Higher Salaries Causing Funding Shortage
Teachers’ salary has been set at a new level, putting schools on the brink of a funding shortage.
With a pay raise of 5%, the teachers’ union is worried that this will exacerbate the shortage of new teachers caused by a wage freeze in the past year and wage erosion.
Teachers will get an 8.9% salary increase as a starting salary with a 5% rise next year in the United Kingdom.
Unions have stated that the rise in inflation will affect teachers, as well as the salaries of other educators.
The average teacher salary is £42,360, but school heads are worried because it may put the supply line of teachers at risk. They believe the country’s education system will be damaged.
Students were angered by the lack of funds, meaning that schools would have to cover the cost from their budgets.
This award is higher than what the Department for Education deemed affordable in their evidence to the School Teachers’ Review Body. Hence, it is unclear why they have this award comes with no additional funding.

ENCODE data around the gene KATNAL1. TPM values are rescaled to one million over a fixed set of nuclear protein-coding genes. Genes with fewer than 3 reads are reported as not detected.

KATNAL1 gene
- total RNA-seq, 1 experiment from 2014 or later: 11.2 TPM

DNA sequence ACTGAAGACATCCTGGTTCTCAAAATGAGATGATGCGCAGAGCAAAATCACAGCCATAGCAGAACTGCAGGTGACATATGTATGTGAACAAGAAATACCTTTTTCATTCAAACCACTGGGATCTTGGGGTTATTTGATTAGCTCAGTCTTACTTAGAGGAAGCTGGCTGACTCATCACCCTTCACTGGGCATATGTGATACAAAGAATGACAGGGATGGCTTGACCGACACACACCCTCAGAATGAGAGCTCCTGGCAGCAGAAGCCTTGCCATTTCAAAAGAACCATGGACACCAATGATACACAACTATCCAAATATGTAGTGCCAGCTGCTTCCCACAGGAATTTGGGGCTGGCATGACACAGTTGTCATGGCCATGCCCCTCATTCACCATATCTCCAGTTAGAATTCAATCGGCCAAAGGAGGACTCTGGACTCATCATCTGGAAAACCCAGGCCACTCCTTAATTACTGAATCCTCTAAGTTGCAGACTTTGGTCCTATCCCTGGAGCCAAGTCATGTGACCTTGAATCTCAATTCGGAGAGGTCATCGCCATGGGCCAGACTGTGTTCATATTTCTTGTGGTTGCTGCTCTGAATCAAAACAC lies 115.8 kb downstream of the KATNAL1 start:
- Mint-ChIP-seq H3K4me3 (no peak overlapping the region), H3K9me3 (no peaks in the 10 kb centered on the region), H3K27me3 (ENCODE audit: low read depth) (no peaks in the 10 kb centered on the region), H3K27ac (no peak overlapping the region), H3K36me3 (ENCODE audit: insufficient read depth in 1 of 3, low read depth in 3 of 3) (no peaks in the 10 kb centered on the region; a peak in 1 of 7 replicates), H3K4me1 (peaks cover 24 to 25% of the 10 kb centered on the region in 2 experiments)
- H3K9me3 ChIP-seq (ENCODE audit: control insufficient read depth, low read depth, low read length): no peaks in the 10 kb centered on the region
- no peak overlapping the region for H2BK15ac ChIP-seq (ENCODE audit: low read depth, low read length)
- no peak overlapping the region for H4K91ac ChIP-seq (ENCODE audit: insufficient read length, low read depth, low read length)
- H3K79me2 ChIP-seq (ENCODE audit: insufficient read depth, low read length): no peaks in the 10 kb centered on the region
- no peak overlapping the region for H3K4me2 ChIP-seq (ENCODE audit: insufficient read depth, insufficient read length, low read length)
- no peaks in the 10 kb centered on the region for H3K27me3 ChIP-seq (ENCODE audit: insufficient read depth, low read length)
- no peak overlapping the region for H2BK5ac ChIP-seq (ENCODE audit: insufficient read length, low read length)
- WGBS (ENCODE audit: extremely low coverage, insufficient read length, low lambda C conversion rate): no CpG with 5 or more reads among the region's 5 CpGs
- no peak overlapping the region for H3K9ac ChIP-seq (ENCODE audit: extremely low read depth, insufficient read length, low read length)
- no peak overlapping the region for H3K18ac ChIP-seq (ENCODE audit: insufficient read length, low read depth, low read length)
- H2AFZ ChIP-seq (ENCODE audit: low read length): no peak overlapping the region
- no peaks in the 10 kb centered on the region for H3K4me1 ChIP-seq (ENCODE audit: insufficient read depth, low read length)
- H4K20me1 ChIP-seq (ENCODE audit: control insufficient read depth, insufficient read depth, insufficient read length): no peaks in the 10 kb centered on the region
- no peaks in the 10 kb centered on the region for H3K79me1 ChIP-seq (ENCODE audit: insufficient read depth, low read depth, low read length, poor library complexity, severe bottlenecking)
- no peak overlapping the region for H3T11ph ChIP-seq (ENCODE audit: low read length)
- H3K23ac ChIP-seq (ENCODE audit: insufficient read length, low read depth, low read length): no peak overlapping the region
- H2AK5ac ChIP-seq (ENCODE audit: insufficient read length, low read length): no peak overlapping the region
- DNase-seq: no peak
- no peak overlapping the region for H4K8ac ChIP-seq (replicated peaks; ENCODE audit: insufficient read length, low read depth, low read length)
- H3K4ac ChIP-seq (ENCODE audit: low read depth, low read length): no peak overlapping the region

There are many teacher shortage problems, and they affect the vast majority of schools.
The teachers were frustrated that there was no extra funding to meet their salary bills. They felt like the schools would have to foot the bill now due to budgets already under “severe strain”.
It is baffling that it would be awarded no additional funding, given the evidence that’s been shown about how much money it would cost.
Teachers are making a significant contribution to the shortage of other teachers.
Schools will have a heavy frontloaded budget from last year’s settlement. Schools will receive an extra £4bn this year and a total increase of £7bn over the three years up to 2024.
What are your thoughts on the government’s consideration? What should they do to ameliorate the situation? Share your thoughts in the comment section below.
For more news on international education, follow us on IPGCE and WeChat.